I obtained access to a heavily scored, almost illegible copy of a typed manuscript, a Department of Defense translation of a privately published Russian-language memoir by one of the designers of the former Soviet bioweapons program, Igor V. Domaradskij. Domaradskij had been deputy director of the Interagency Science and Technology Council on Molecular Biology and Genetics, the "brain center" -- as Domaradskij puts it -- of the entire Soviet program. This council designed the overall aims and methods of the Soviet bioweapons system. His manuscript identified a virologist, V. Zhdanov, as the committee's chair. I obtained Domaradskij's e-mail address and started corresponding with him.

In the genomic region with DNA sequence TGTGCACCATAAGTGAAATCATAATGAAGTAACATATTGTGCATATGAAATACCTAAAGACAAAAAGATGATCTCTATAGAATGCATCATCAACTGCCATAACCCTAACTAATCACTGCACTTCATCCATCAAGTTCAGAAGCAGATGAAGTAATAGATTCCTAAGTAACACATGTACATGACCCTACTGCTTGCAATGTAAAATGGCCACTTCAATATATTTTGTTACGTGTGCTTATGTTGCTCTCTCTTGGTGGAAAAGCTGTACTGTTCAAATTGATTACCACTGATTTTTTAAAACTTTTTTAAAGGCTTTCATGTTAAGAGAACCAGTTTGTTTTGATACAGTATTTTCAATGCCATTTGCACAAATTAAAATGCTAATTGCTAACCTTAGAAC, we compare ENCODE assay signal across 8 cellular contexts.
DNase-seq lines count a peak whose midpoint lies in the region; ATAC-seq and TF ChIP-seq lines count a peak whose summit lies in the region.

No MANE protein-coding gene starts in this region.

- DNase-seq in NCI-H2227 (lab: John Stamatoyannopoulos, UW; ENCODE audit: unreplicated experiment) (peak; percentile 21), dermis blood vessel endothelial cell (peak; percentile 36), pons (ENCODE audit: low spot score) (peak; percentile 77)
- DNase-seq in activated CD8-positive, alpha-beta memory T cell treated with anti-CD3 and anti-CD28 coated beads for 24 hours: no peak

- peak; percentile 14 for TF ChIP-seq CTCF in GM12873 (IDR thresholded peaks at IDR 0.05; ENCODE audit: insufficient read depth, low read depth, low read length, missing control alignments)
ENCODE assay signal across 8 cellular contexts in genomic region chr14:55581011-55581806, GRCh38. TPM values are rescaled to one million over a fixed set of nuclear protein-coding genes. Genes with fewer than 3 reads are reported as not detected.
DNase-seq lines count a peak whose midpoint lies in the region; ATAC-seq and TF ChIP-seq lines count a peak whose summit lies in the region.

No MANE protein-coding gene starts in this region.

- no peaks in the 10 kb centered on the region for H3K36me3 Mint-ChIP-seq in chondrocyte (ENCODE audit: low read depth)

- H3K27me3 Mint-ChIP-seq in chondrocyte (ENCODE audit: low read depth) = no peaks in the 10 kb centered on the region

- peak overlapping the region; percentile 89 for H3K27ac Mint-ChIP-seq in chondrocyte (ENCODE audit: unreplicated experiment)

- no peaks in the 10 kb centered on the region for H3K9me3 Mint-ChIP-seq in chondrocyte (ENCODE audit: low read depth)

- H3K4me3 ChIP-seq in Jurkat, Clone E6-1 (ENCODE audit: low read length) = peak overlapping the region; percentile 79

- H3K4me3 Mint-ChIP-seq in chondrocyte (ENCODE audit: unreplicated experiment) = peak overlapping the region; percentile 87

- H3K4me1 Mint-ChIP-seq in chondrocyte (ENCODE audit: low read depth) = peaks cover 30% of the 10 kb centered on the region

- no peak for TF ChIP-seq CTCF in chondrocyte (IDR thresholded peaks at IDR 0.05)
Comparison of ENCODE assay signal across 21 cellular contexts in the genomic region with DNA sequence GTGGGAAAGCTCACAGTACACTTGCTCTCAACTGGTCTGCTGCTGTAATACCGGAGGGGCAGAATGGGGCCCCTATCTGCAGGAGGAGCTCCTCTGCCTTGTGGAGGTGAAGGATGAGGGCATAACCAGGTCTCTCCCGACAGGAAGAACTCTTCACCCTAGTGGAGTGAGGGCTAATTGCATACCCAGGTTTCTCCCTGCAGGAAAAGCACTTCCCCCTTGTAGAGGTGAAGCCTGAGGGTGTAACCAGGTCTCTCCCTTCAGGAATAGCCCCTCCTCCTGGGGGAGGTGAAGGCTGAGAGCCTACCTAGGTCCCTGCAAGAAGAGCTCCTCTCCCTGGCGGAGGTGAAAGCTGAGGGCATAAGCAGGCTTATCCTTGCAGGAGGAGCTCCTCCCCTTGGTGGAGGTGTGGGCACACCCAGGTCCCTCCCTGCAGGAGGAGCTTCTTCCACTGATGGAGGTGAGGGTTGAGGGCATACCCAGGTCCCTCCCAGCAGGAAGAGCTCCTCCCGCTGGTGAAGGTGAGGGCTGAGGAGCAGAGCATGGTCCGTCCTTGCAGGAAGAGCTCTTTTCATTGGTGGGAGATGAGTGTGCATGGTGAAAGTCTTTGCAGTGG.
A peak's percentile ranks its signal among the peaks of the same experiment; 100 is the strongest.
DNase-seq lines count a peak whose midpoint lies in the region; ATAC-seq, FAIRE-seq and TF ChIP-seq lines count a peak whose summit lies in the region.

Domaradskij confirmed that the great eradicator Victor Zhdanov was indeed the same man who had headed the interagency council of the Soviet bioweapons program. He told me much else as well. Apparently unworried about possible repercussions from the post-Soviet Russian government, and despite some official harassment, Domaradskij was willing to share his extensive knowledge of the Soviet bioweapons program with researchers and journalists. He shared a great deal of insight and information with me. In the course of our communication we agreed to rewrite his memoir in English and attempt to find a publisher. He sent me a Russian-language copy of his monograph Chuma, or Plague. This was also translated by the Department of Defense. Reading that book gave me my first glimpse of the obsession of many Russian bacteriologists with plague. They know it; they fear it; they made it -- as Domaradskij admits in his memoir, if not in his monograph -- into a terrifying weapon. Domaradskij's books, and our long communication, sent me on the track of plague, the world's deadliest bacterial disease, and also, to me, its most fascinating.